“I lost my job in 2010, just a week before my daughter was born,” he explains. “It was a kick in the teeth. No financial stability. How were we going to pay the mortgage? There were no jobs out there.”

Concerned for the security of his family, he decided to take action and reskill. He saw potential for employment in the engineering sector and enrolled in LIT to study Automation and Robotics.

“It was about six weeks after I started the course when we noticed that Sadie wasn’t developing as you’d expect a child to develop. She wasn’t interacting, playing with toys or speaking – so alarm bells started ringing. All signs were pointing to autism.”

Sadie was eventually diagnosed, and the family began to engage with various programmes that supported interactions between children with autism and their families.

At this point, Rob also began to relate his studies in automation and robotics to the work they were doing at home to support Sadie and decided to focus his final year project on solving an issue that had become central to his family’s life.

And once that penny dropped, the rest fell into place remarkably quickly.

“For six months, I built out the code and the program. In April, I finalised it and introduced it to Sadie. Then, after only a day or two, we had our first communication: the order for chicken nuggets!”

Project to product

A string of successes at nationwide student awards convinced Rob that he could translate TippyTalk from a final year project into a marketable product.

“After my final year project presentations, someone asked me if I’d heard about the [Irish] Student Entrepreneur Awards. I looked it up and I thought, that’s something I should look into – even if to only get placed. In the end, I entered, and I won it. Then the same thing happened at the Innovative Student of the Year award. I was called up to the final and won again.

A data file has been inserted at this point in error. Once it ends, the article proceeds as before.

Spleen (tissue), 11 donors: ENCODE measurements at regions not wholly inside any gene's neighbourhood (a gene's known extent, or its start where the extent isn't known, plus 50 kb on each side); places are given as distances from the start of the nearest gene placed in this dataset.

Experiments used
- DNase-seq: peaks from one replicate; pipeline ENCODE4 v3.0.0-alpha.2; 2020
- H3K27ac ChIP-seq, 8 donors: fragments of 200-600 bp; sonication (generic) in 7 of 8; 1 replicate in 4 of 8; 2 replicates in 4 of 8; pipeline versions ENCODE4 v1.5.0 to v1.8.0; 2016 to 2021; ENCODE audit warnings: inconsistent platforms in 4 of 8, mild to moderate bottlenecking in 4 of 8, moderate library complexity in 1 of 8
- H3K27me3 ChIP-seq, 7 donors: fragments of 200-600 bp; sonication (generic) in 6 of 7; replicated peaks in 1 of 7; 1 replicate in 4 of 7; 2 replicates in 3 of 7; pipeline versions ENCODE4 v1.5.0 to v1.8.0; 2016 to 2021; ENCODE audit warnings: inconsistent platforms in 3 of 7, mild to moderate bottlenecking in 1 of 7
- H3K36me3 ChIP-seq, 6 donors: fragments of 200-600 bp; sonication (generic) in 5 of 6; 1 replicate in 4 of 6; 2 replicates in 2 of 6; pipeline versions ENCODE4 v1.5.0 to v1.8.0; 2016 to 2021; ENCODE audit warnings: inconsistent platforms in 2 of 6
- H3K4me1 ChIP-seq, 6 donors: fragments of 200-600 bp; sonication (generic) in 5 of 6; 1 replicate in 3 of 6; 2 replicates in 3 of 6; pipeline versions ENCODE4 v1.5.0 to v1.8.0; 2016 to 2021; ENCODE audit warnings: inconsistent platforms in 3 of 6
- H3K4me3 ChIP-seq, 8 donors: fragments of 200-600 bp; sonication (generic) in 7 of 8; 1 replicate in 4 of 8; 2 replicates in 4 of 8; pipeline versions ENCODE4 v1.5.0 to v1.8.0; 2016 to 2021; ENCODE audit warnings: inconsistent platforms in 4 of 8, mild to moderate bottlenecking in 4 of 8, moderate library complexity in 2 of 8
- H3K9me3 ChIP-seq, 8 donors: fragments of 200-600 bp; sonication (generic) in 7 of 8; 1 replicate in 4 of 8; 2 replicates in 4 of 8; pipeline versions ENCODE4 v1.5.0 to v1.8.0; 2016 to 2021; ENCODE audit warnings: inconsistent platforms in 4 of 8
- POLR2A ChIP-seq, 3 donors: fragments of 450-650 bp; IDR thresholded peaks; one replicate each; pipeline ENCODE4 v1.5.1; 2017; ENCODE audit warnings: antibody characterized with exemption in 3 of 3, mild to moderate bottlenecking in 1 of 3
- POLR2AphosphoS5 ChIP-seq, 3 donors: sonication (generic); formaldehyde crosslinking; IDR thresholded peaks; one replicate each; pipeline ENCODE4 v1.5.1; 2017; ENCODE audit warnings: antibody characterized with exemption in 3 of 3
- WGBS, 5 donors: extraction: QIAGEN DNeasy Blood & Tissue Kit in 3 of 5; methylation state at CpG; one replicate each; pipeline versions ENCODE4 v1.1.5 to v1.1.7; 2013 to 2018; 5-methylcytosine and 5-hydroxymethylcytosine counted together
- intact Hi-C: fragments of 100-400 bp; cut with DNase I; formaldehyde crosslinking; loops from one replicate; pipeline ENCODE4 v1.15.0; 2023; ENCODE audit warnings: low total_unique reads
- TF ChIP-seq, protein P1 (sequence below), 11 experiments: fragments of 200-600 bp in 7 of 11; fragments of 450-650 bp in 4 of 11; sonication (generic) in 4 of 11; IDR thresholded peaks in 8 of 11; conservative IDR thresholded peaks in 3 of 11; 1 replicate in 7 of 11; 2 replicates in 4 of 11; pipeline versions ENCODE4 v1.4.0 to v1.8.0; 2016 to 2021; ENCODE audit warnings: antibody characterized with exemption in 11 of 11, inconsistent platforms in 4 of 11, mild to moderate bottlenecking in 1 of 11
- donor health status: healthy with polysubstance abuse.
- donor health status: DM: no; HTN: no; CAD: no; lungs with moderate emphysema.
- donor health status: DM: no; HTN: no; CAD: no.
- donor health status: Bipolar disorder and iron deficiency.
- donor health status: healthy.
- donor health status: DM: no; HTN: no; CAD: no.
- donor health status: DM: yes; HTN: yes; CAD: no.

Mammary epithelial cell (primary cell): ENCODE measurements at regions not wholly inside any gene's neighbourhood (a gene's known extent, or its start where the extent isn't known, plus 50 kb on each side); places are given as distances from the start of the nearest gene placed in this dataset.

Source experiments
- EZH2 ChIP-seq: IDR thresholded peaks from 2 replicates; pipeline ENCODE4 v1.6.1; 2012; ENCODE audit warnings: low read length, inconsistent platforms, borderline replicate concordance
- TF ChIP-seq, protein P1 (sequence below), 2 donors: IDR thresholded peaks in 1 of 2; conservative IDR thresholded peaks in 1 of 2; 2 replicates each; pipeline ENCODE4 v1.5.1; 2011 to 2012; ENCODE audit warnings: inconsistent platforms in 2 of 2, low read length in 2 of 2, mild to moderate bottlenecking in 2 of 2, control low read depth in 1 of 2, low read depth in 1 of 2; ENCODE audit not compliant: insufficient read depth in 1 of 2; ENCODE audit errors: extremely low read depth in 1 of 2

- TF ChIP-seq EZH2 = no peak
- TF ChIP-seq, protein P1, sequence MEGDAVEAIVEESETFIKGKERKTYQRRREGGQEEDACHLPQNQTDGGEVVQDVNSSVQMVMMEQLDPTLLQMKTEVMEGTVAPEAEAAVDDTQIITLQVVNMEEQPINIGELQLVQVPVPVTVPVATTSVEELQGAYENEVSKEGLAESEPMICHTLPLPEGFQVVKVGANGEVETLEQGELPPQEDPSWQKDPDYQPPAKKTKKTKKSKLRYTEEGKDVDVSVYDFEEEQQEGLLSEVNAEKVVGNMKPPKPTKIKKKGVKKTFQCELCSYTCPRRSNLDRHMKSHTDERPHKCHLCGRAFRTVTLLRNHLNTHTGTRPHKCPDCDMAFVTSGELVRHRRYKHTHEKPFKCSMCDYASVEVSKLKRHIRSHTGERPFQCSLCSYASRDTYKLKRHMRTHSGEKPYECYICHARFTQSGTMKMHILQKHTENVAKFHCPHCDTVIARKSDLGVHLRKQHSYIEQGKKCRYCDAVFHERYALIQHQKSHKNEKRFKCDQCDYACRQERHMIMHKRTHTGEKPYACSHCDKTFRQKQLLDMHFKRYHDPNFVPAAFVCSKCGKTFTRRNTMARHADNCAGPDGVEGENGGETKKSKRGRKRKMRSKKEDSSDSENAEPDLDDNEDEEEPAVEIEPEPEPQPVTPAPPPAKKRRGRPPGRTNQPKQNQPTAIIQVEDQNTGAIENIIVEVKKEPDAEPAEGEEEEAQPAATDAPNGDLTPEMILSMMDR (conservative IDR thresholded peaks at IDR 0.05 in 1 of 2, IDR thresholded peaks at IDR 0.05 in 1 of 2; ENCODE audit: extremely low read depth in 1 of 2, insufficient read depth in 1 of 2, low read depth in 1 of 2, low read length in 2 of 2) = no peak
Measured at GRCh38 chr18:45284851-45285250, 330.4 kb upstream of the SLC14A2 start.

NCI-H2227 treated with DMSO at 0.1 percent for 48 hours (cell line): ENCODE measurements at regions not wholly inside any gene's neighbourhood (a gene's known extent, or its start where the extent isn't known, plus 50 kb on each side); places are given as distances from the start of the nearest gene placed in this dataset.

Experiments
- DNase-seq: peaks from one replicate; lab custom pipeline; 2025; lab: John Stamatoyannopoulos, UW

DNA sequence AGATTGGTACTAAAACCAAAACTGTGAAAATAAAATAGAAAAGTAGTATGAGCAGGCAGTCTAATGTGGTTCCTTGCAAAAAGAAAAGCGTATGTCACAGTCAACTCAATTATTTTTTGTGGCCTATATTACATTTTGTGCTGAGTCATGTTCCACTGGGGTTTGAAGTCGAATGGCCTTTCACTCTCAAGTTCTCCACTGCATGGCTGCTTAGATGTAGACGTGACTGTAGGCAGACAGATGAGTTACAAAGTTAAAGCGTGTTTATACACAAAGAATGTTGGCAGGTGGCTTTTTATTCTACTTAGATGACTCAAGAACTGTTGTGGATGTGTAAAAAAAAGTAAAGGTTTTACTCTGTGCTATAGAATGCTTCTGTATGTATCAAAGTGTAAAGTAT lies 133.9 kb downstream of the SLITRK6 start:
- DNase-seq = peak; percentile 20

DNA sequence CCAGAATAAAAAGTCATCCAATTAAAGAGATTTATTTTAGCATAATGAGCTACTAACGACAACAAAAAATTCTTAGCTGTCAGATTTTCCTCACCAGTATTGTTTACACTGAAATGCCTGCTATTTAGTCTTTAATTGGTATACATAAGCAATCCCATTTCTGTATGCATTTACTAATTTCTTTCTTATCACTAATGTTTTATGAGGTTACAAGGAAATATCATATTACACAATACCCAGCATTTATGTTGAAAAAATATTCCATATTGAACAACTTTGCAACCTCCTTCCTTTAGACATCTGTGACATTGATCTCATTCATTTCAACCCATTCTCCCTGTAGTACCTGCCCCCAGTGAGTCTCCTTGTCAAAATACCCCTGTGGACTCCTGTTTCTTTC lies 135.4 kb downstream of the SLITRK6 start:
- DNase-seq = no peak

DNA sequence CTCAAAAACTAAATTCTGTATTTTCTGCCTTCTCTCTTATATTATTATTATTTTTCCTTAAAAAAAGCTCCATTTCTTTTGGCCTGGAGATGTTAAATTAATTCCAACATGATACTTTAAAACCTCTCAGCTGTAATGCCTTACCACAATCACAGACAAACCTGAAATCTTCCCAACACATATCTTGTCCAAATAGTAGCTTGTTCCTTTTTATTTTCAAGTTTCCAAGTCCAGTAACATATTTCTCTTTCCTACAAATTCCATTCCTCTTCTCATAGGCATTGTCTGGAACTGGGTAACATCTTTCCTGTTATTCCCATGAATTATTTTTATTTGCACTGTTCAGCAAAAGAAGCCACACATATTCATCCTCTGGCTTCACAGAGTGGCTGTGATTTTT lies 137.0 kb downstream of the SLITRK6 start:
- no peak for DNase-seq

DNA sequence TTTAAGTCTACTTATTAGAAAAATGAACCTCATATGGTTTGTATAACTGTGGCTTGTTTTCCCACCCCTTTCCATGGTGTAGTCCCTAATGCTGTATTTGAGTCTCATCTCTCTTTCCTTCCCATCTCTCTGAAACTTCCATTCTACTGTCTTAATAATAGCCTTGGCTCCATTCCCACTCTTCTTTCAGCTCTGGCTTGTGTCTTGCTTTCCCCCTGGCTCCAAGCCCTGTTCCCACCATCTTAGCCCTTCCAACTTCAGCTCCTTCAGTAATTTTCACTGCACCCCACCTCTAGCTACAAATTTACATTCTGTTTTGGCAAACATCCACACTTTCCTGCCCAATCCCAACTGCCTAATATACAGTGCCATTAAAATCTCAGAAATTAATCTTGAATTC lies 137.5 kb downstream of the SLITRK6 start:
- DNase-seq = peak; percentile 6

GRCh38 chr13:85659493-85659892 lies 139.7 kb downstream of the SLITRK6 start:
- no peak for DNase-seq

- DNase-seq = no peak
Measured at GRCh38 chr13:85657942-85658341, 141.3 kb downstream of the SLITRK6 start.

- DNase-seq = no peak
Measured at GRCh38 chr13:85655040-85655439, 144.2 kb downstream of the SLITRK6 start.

“That was when I realised that this was the real deal. At that point, talk of finding jobs was in the past – TippyTalk was my job.

A stint in Enterprise Ireland’s New Frontiers programme – a “bootcamp for entrepreneurs”, as Rob puts it – was enough to fill in the gaps around how to commercialise and build out the business from that initial spark of inspiration.

It was through this work that Rob made a fundamental decision to shift the offering from a hardware product to an app, in order to reduce the cost from a large outlay to a monthly user service charge.

“Some people become verbal over time, and some people don’t,” Rob explains. “Changing from hardware device to an app meant that people could use it for as long as they needed to and didn’t have to invest long-term.”

Using an app also means that parents and caregivers can capture photographs of particular items from the non-verbal person’s life via the camera function on their phone or tablet. They can also record speech to accompany the picture, which further encourages the development of language skills.